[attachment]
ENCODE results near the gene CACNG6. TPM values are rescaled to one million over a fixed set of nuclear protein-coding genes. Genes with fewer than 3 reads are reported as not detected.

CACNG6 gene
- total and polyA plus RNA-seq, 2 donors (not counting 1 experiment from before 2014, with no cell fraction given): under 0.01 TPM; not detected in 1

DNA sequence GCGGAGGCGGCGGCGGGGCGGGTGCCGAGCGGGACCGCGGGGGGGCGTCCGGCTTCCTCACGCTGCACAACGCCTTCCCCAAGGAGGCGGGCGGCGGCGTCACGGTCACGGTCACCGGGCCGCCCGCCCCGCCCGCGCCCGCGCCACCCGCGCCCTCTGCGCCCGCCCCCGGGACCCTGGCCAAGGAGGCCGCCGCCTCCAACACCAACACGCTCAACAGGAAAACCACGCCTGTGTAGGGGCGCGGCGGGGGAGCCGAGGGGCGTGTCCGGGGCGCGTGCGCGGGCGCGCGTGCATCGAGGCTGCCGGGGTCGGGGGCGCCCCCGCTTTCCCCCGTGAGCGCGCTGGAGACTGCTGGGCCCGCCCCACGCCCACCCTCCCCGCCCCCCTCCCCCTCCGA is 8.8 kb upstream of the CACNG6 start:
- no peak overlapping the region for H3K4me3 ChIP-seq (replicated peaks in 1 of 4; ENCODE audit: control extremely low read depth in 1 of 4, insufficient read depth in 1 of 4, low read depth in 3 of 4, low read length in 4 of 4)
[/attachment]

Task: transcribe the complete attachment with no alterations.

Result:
ENCODE results near the gene CACNG6. TPM values are rescaled to one million over a fixed set of nuclear protein-coding genes. Genes with fewer than 3 reads are reported as not detected.

CACNG6 gene
- total and polyA plus RNA-seq, 2 donors (not counting 1 experiment from before 2014, with no cell fraction given): under 0.01 TPM; not detected in 1

DNA sequence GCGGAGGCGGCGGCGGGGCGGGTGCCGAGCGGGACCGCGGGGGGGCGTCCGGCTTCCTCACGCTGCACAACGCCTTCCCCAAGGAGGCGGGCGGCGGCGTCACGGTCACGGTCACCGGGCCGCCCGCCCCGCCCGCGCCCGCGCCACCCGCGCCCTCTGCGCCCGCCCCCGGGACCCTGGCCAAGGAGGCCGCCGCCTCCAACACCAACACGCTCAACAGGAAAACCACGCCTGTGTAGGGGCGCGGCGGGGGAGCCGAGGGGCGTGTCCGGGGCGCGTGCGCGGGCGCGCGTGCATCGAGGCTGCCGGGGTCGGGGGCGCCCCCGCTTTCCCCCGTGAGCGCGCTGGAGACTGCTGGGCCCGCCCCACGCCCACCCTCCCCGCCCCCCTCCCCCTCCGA is 8.8 kb upstream of the CACNG6 start:
- no peak overlapping the region for H3K4me3 ChIP-seq (replicated peaks in 1 of 4; ENCODE audit: control extremely low read depth in 1 of 4, insufficient read depth in 1 of 4, low read depth in 3 of 4, low read length in 4 of 4)